To determination the etiology of hyperthyroidism, a radioactive iodine uptake should be performed when the clinical presentation of thyrotoxicosis is not diagnostic of GD, a thyroid scan should be added in the presence of thyroid nodularity.
Thyroid hormone influences almost every tissue and organ system in the body. It increases tissue thermogenesis and basal metabolic rate (BMR) and reduces serum cholesterol levels and systemic vascular resistance. Some of the most profound effects of increased thyroid hormone levels are on the cardiovascular system.
The signs and symptoms of overt and mild, or subclinical thyrotoxicosis are similar, but differ in magnitude. Overt thyrotoxicosis, whether endogenous or exogenous, is characterized by excess thyroid hormones in serum and suppressed TSH (<0.01 mU/L). There are also measureable changes in basal metabolic rate, cardiovascular hemodynamics, and psychiatric and neuropsychological function. Symptoms and signs that result from increased adrenergic stimulation inculde tachycardia and anxiety.
Beta-adrenergic blockade should be given to elderly patients with symptomatic thyrotoxicosis and to other thyrotoxic patients with resting heart rates in excess of 90 bpm or coexistent cardiovascular disease.
Thyroid Storm Management
Life-threatening thyrotoxicosis or thyroid storm is a rare, occasionally iatrogenic disorder characterized by multisystem involvement and a high mortality rate if not immediately recognized and treated aggressively. Precise criteria for thyroid storm have been defined and include tachycardia, arrhythmias, congestive heart failure, hypotension, hyperpyrexia, agitation, delirium, psychosis, stupor and coma, as well as nausea, vomiting, diarrhea, and hepatic failure.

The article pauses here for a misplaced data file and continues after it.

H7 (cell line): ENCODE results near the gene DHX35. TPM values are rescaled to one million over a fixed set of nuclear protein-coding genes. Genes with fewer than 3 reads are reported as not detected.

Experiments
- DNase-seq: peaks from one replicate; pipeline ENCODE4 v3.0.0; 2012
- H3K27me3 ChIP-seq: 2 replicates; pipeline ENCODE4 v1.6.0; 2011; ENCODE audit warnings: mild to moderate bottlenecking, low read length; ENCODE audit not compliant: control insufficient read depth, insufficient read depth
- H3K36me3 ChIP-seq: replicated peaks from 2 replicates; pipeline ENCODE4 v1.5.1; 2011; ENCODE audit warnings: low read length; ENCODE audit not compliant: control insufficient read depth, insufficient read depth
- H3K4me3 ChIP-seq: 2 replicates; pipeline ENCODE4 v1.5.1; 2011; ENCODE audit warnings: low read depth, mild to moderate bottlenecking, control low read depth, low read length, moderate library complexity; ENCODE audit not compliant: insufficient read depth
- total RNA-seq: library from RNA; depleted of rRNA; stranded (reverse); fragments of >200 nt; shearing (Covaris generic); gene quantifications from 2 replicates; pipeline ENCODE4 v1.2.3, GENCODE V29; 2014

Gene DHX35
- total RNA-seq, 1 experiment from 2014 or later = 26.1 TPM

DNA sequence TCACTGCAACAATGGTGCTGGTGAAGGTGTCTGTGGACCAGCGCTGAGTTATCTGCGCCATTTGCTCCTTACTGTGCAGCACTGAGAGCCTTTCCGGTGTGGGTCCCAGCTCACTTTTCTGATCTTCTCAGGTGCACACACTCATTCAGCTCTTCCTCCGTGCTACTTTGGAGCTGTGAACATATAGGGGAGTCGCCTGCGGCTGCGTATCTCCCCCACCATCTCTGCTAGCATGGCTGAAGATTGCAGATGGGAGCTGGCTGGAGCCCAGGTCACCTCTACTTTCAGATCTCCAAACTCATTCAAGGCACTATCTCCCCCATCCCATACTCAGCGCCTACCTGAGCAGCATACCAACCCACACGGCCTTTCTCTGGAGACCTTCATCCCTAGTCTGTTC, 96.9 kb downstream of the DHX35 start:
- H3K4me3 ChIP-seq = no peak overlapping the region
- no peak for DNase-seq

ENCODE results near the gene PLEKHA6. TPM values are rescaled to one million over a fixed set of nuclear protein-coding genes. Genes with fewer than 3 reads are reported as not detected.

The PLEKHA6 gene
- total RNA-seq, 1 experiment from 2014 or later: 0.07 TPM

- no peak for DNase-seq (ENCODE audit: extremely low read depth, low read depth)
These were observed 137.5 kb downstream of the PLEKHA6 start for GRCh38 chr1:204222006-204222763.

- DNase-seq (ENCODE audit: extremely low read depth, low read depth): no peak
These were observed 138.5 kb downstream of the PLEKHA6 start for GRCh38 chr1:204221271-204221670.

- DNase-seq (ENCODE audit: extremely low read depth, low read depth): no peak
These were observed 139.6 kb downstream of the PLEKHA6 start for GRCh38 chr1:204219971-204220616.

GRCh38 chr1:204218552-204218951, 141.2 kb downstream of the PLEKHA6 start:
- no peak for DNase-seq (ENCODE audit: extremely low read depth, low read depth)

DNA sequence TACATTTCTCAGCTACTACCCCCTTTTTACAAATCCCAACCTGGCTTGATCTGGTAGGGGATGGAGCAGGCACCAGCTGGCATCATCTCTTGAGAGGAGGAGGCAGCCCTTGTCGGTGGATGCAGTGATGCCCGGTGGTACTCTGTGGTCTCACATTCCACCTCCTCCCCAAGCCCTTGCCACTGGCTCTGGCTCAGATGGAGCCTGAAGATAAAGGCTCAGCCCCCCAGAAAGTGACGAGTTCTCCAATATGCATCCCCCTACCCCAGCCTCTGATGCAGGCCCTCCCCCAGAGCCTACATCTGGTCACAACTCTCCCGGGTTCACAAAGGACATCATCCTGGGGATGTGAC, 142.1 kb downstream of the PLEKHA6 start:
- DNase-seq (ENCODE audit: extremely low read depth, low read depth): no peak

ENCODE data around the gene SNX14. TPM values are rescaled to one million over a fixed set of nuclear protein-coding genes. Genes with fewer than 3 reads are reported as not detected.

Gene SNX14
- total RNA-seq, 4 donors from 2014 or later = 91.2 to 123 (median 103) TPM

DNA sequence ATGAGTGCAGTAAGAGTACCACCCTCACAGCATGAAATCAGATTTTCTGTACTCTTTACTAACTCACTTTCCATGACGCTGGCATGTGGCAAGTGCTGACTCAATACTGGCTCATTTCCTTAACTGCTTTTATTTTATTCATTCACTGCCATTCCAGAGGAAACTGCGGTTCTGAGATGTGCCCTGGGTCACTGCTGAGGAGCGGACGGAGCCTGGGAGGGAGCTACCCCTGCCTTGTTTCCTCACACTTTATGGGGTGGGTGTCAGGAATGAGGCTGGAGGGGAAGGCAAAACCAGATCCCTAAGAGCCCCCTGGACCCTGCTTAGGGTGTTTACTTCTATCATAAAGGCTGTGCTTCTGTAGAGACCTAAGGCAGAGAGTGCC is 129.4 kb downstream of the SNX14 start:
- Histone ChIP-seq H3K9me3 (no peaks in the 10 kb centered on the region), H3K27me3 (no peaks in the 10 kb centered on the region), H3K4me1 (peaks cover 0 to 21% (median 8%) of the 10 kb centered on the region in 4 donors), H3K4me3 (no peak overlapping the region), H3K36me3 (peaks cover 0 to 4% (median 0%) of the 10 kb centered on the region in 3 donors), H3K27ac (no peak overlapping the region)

Table 2 Point Scale for the Diagnosis of Thyroid Storm
Precipitants of thyroid storm in a patient with previously compensated thyrotoxicosis include abrupt cessation of antithyroid drugs, thyroid or nonthyroidal surgery in a patient with unrecognized or inadequately treated thyrotoxicosis, and a number of acute illnesses unrelated to thyroid disease. Thyroid storm also occurs rarely following radioactive iodine therapy.
Each pharmacologically accessible step in thyroid hormone production and action is targeted in the treatment of patients with thyroid storm, which includes beta-adrenergic blockade, antithyroid drug therapy, inorganic iodide, corticosteroid therapy, aggressive cooling with acetaminophen and cooling blankets, volume resuscitation, respiratory support and monitoring in an intensive care unit.
Management of Hyperthyroidism due to GD
There are three approaches to management hyperthyroidism due to GD. They are 131I therapy, antithyroid drugs (ATD) therapy, and thyroidectomy. Each approach has it benefits and disadvantages. In this post we discuss the antithyroid drugs approach.
Factors that favor antithyroid drug thearpy include patients with high likelihood of remission (patients, especially females, with mild disease, small goiters, and negative or low-titer TRAb);the elderly or others with comorbidities increasing surgical risk or with limited life expectancy;individuals in nursing homes or other facilities who may have limited longevity and are unable to follow radiation safety regulations;patients with previously operated or irradiated necks;patients with lack of access to a high-volume thyroid surgeon;and patients with moderate to severe active GO (Graves’ ophthalmopathy).